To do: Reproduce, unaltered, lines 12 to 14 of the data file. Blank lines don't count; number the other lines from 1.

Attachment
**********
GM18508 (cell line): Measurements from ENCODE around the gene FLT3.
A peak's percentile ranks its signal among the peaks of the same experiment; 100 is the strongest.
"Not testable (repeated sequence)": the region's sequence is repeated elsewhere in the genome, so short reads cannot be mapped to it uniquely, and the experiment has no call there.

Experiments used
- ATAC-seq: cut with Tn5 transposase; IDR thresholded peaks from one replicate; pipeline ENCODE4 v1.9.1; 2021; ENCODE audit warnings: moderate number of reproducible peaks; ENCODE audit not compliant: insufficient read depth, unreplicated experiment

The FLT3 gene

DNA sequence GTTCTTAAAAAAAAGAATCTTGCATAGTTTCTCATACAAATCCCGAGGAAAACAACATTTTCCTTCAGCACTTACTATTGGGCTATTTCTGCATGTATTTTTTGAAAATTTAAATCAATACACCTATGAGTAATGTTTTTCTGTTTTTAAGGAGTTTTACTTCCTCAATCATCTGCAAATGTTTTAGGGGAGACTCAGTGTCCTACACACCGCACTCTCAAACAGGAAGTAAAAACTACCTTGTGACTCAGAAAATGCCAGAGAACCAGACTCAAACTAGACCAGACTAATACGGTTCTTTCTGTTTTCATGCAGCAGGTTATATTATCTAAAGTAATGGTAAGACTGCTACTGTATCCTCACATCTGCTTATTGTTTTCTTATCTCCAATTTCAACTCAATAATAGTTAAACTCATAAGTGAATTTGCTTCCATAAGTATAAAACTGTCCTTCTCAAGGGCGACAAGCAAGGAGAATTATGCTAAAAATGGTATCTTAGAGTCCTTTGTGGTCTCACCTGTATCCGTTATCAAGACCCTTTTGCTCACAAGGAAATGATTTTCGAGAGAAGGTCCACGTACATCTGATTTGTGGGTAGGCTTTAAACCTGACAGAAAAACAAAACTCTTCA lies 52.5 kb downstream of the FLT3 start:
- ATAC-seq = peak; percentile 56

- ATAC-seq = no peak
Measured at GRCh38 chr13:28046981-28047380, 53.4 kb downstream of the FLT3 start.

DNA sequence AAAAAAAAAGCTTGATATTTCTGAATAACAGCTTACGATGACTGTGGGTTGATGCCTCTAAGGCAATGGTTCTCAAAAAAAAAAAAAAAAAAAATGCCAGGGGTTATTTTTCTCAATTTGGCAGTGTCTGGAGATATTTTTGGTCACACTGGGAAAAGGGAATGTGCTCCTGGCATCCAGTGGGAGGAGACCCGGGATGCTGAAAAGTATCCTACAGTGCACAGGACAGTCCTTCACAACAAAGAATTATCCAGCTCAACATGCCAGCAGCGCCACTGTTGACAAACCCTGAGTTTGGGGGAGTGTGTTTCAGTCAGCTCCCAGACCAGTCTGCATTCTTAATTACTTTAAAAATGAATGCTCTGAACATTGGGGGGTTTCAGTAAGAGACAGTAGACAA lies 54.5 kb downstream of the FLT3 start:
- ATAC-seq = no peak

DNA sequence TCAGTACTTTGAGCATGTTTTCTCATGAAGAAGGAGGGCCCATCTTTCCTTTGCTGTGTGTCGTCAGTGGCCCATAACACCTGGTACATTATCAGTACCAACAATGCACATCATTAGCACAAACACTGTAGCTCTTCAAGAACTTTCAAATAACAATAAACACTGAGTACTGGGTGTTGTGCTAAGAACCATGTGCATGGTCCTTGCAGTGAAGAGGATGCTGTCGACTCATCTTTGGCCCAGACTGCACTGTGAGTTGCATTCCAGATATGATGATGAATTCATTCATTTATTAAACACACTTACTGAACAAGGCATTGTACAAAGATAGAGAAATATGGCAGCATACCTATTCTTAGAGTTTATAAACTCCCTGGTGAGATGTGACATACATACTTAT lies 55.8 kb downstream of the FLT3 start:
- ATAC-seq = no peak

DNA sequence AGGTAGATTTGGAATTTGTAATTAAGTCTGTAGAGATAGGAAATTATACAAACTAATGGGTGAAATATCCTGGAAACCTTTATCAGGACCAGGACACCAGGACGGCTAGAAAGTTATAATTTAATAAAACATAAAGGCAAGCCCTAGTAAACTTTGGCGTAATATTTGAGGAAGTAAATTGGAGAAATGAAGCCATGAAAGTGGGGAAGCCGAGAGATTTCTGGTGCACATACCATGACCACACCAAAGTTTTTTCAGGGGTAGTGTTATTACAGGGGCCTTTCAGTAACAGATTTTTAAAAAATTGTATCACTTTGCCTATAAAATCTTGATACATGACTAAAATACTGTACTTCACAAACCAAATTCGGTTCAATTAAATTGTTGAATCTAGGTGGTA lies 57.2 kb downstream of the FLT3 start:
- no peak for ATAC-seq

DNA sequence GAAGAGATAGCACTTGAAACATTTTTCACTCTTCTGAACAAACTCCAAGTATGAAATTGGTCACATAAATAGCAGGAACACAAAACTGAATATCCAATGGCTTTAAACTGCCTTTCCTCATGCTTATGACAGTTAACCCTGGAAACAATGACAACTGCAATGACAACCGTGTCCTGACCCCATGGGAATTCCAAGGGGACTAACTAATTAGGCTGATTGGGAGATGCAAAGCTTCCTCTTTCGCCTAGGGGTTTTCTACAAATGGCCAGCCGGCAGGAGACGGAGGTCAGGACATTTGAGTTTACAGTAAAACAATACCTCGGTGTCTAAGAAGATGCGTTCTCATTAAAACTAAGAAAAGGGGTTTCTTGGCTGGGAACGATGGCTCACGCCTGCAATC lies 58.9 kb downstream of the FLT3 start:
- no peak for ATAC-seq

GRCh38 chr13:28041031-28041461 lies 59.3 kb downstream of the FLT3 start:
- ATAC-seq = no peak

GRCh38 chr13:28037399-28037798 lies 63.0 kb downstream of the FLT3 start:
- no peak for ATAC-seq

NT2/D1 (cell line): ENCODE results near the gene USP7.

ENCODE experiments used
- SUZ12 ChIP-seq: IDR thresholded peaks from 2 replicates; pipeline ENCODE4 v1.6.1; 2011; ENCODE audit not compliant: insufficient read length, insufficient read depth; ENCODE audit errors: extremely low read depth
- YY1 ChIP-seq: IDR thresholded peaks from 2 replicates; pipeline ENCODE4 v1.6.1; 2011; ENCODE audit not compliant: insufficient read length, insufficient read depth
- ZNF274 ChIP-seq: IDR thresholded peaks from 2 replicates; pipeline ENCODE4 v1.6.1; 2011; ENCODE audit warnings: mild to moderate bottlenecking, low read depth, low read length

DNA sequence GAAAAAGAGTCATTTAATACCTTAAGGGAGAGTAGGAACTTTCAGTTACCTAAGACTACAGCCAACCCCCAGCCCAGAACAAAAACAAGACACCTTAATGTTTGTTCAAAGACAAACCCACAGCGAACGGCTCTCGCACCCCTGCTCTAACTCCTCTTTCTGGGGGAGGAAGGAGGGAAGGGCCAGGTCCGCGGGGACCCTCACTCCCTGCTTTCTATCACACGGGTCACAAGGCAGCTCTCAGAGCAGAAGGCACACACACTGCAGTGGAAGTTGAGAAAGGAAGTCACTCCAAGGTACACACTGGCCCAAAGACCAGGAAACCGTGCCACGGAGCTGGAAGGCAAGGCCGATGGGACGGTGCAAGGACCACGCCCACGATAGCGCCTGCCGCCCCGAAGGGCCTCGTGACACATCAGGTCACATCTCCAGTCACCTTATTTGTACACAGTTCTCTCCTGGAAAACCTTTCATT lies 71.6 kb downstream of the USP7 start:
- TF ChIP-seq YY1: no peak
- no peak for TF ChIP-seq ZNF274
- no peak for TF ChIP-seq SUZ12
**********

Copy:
- ATAC-seq = no peak

DNA sequence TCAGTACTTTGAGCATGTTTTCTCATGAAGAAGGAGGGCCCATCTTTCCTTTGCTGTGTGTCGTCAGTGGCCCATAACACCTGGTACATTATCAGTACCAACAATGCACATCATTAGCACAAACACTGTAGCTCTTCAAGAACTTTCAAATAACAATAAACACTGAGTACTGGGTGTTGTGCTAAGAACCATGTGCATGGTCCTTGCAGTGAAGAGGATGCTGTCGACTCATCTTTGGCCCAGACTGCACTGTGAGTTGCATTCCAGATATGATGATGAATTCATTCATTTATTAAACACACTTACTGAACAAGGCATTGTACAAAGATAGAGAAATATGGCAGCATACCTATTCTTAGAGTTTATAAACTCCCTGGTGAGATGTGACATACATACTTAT lies 55.8 kb downstream of the FLT3 start:
- ATAC-seq = no peak